The vocalic contrasts displayed by figure 1 have been largely discussed in the literature as ablaut (or apophony) and the different vocalic value are usually referred to as ablaut grades.
While the motivation of a significant part of the contrast holding between strong verbs and their derivatives is to be found in ablaut, some correspondences between the strong verb and its derivatives clearly fall out of the scope of this phenomenon.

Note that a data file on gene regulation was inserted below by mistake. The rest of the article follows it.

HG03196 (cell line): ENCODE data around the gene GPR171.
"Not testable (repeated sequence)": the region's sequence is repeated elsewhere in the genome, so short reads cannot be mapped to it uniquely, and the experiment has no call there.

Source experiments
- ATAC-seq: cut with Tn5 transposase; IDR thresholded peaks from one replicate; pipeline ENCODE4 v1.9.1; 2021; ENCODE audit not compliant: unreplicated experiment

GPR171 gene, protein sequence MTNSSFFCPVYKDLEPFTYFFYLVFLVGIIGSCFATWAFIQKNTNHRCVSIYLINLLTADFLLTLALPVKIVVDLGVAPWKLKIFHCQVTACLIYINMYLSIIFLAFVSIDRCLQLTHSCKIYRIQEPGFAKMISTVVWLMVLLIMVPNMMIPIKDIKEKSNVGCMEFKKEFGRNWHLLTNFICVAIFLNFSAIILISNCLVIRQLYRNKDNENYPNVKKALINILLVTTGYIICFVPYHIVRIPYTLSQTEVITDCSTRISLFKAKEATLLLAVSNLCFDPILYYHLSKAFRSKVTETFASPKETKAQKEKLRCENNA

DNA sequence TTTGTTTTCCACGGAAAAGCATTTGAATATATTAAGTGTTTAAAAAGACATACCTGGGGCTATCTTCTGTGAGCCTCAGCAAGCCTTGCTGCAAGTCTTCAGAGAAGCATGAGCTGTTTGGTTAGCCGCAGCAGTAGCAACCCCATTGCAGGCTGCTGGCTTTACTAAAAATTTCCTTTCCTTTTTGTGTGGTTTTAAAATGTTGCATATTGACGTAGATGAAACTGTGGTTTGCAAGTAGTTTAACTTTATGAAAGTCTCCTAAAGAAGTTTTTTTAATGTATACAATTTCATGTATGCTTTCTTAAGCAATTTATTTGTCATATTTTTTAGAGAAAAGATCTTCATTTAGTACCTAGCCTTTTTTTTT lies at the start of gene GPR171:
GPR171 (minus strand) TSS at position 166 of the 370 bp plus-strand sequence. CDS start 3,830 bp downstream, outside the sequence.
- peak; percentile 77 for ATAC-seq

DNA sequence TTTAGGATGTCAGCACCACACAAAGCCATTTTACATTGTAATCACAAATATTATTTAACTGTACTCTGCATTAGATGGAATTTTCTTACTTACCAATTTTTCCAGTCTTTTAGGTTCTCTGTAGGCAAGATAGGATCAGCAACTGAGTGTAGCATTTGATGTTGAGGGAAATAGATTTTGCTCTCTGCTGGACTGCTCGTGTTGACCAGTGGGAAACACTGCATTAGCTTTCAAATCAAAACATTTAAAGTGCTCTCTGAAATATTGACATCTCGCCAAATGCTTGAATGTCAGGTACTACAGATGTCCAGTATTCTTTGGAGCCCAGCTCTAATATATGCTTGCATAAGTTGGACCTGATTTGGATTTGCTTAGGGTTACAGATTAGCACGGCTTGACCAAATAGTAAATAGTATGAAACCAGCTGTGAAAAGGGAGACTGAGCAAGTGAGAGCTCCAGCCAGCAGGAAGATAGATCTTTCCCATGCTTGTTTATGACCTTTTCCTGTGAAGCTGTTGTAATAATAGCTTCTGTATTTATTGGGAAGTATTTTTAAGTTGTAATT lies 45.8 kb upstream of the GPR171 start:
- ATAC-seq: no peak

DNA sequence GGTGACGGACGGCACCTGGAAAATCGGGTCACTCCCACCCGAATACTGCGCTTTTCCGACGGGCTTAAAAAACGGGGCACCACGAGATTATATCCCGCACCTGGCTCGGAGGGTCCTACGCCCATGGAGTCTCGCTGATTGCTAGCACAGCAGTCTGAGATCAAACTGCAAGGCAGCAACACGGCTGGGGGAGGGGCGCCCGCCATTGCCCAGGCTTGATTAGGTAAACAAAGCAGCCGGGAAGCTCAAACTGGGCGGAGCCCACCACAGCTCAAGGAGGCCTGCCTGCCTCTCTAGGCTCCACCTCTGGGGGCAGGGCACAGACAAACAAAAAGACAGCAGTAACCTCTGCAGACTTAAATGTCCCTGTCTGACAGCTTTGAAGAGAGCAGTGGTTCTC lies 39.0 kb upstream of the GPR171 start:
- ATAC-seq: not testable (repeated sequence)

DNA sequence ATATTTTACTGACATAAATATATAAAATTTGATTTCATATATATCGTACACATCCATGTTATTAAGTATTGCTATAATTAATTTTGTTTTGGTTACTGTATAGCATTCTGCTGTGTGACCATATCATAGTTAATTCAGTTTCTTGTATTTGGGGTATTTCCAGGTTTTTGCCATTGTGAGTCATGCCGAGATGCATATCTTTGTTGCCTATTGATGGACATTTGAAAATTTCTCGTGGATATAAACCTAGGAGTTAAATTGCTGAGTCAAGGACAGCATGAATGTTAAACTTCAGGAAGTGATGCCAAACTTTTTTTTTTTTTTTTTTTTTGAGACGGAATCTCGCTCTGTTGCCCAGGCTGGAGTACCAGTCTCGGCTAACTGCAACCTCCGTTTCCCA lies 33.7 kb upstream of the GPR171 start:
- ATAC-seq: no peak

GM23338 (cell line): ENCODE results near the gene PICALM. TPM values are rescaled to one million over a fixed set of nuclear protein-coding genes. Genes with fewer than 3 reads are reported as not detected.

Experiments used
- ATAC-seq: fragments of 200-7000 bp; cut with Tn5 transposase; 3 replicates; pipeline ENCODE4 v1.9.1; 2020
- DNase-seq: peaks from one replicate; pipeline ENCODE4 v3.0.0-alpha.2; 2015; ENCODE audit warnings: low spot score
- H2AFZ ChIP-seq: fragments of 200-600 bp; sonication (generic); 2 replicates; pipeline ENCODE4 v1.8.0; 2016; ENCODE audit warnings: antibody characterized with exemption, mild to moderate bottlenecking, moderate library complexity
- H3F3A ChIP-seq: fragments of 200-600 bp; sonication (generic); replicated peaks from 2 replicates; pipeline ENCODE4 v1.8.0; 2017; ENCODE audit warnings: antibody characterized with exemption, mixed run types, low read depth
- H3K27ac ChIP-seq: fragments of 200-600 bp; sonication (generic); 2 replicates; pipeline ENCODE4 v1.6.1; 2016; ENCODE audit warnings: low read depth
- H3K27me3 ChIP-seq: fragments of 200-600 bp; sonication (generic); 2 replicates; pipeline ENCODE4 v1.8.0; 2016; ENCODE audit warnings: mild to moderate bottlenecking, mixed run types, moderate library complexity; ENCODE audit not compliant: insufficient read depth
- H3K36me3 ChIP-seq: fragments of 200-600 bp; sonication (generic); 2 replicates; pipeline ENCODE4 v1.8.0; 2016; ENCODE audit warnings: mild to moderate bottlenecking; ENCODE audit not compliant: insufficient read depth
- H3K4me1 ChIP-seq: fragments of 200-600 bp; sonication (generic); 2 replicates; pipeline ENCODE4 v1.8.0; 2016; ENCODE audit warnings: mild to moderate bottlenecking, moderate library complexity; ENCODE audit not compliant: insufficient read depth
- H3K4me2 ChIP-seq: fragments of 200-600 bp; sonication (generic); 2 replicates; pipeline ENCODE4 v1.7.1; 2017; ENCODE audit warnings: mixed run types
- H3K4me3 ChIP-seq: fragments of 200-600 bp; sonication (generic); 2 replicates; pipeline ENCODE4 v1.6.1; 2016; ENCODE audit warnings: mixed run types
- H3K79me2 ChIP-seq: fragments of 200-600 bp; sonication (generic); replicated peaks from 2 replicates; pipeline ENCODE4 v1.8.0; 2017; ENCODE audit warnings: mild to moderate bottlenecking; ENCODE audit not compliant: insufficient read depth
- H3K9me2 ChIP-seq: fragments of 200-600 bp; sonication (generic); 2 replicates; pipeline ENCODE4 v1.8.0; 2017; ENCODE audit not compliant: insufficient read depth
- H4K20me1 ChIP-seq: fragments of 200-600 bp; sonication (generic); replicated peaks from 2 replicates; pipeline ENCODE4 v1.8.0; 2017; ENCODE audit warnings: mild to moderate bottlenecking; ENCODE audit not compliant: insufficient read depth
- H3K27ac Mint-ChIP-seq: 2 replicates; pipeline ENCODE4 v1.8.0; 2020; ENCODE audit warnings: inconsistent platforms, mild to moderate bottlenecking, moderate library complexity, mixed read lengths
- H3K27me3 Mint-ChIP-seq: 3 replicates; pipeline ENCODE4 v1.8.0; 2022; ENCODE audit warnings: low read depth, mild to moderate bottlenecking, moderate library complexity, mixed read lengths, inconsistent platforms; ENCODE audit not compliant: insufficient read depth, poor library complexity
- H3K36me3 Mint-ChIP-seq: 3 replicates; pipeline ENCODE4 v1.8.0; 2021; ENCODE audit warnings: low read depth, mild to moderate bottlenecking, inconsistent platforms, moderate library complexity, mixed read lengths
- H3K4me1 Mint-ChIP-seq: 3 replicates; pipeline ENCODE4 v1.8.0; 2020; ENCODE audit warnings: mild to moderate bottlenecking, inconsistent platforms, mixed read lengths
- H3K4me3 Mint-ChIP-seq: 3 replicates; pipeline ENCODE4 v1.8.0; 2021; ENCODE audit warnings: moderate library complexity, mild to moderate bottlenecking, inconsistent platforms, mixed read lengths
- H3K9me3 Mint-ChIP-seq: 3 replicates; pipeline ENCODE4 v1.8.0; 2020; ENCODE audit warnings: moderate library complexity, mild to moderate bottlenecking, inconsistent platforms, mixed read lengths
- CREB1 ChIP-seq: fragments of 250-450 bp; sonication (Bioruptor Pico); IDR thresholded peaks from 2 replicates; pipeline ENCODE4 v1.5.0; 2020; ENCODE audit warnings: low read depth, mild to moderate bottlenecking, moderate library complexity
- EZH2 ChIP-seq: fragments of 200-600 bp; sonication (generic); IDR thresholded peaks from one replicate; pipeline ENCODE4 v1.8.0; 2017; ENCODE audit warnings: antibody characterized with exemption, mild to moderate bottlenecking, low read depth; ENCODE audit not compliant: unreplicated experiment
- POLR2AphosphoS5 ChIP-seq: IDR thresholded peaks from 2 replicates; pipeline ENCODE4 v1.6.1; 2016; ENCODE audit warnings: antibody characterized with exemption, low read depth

The framework of alternations as put forward by Kastovsky (1968) constitutes a double synthesis: firstly, of contrasts motivated by ablaut and by other phenomena and, secondly, of synchronic and diachronic facts.
Eventually, the phonological rules that produced ablaut were morphologized (Lass 1994; Kastovsky 2006; Ringe 2006).
83) Likewise, Machek, emphasizing the presence of ablaut
in Lithuanian, rejects the notion that Slavic vlad- represents a borrowing from Germanic.